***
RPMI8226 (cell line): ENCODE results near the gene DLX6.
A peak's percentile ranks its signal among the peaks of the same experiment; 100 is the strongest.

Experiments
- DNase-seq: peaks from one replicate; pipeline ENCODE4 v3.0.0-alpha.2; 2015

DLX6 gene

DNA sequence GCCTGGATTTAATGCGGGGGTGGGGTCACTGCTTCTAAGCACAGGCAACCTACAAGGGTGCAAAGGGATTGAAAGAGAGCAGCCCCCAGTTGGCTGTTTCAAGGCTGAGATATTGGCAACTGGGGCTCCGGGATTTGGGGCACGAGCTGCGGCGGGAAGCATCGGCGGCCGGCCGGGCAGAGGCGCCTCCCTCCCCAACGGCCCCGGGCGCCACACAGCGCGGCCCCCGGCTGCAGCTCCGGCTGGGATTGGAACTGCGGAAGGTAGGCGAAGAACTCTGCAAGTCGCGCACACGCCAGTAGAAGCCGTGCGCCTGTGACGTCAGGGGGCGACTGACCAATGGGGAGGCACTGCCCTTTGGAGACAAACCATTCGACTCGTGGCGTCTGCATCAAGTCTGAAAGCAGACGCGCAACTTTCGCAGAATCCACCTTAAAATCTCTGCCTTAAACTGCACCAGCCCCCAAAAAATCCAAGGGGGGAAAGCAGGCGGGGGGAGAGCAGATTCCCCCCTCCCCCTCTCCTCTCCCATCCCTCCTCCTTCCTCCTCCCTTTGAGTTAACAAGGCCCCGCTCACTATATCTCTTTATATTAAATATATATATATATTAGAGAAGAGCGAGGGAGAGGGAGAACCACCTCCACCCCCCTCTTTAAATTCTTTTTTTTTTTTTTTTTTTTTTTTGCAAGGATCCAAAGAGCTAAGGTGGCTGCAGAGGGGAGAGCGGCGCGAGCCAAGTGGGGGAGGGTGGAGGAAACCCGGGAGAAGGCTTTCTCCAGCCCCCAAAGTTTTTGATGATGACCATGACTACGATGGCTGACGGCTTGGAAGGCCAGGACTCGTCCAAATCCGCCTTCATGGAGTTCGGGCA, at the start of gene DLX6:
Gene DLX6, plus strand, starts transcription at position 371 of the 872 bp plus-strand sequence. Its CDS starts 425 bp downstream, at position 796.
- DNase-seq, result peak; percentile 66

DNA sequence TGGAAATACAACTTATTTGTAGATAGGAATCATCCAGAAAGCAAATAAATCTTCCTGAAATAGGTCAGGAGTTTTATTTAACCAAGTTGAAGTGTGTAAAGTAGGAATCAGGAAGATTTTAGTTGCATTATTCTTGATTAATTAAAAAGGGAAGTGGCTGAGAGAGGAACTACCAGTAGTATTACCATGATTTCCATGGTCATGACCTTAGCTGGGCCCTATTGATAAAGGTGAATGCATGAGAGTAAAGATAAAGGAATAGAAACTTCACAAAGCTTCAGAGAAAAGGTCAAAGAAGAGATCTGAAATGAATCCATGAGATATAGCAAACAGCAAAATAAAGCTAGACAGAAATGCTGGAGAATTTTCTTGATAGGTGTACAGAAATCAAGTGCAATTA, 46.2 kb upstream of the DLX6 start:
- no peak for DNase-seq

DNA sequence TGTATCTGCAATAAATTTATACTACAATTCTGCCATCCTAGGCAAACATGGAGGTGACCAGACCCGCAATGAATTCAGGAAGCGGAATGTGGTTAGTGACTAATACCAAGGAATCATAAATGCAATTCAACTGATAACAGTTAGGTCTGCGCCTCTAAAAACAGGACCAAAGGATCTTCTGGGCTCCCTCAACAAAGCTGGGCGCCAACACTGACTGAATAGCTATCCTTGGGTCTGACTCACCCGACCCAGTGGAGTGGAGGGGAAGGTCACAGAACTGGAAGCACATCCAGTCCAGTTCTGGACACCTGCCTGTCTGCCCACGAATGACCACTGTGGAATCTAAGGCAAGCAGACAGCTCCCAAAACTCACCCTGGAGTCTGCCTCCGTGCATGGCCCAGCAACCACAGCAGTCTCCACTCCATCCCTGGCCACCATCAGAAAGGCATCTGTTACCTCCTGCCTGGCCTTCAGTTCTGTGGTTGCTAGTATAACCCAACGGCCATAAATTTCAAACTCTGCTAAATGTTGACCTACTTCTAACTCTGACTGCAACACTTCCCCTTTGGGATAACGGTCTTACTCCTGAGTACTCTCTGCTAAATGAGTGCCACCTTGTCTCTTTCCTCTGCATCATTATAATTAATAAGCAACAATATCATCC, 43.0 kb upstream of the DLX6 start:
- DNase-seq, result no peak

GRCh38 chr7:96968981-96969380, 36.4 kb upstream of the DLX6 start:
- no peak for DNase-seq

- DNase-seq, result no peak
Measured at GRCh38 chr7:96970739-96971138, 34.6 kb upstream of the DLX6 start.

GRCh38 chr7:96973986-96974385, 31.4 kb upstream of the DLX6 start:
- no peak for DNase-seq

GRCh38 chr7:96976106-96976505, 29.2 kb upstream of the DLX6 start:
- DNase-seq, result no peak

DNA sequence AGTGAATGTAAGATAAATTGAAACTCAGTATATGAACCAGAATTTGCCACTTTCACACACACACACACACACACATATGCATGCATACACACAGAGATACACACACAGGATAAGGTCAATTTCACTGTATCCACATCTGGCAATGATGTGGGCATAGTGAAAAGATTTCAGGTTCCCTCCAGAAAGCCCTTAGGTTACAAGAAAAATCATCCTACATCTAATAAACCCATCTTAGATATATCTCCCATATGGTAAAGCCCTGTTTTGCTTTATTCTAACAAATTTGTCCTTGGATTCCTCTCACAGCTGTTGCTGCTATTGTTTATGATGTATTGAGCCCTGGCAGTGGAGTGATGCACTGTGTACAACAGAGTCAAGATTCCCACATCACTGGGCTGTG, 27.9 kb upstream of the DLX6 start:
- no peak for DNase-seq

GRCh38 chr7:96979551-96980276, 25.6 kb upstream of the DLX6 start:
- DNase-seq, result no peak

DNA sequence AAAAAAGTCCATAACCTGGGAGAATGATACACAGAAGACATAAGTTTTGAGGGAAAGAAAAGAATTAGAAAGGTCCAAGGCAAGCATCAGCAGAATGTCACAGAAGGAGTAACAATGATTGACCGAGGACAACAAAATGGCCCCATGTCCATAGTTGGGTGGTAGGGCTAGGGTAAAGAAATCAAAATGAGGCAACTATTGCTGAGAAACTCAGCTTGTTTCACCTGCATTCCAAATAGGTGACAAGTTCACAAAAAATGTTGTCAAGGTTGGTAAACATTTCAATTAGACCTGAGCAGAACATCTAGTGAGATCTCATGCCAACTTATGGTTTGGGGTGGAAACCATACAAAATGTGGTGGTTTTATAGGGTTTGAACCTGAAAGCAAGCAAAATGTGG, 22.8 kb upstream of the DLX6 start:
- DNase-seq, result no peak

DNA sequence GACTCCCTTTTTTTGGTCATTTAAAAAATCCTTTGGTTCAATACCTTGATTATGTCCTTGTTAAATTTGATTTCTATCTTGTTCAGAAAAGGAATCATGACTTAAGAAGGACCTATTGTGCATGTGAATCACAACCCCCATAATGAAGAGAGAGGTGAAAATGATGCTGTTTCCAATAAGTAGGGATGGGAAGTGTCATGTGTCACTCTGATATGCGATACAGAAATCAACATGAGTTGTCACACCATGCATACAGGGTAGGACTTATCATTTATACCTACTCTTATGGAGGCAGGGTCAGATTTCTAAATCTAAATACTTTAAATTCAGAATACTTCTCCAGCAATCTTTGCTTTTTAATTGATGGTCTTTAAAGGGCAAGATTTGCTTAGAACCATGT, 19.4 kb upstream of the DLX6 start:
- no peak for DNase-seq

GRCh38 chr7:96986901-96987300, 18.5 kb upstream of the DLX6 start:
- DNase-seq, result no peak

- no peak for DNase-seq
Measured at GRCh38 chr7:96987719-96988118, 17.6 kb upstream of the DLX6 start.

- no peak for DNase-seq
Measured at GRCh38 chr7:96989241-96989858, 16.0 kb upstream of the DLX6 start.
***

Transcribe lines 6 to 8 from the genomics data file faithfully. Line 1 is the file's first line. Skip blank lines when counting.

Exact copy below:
DNA sequence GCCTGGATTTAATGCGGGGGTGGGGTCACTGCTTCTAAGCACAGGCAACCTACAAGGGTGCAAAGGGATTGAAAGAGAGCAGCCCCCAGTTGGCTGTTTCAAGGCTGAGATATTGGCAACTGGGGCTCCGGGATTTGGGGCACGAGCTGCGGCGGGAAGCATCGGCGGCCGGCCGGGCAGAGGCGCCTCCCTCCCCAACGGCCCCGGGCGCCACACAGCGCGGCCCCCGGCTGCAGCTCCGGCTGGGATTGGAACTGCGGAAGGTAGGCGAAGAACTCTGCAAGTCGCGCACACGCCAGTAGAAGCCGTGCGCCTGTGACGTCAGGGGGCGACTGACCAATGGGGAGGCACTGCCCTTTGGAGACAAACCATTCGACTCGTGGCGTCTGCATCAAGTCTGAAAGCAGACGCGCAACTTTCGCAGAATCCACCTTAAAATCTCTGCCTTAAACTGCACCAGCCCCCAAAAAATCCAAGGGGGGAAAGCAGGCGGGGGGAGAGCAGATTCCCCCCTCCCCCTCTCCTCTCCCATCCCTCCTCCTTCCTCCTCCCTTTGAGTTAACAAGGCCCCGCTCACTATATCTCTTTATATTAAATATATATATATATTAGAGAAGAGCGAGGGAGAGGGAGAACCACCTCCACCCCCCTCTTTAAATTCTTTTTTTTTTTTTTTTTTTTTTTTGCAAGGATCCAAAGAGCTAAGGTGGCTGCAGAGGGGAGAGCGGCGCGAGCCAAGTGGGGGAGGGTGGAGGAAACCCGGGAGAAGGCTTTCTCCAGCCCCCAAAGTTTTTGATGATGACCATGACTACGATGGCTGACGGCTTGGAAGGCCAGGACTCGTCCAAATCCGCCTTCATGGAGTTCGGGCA, at the start of gene DLX6:
Gene DLX6, plus strand, starts transcription at position 371 of the 872 bp plus-strand sequence. Its CDS starts 425 bp downstream, at position 796.
- DNase-seq, result peak; percentile 66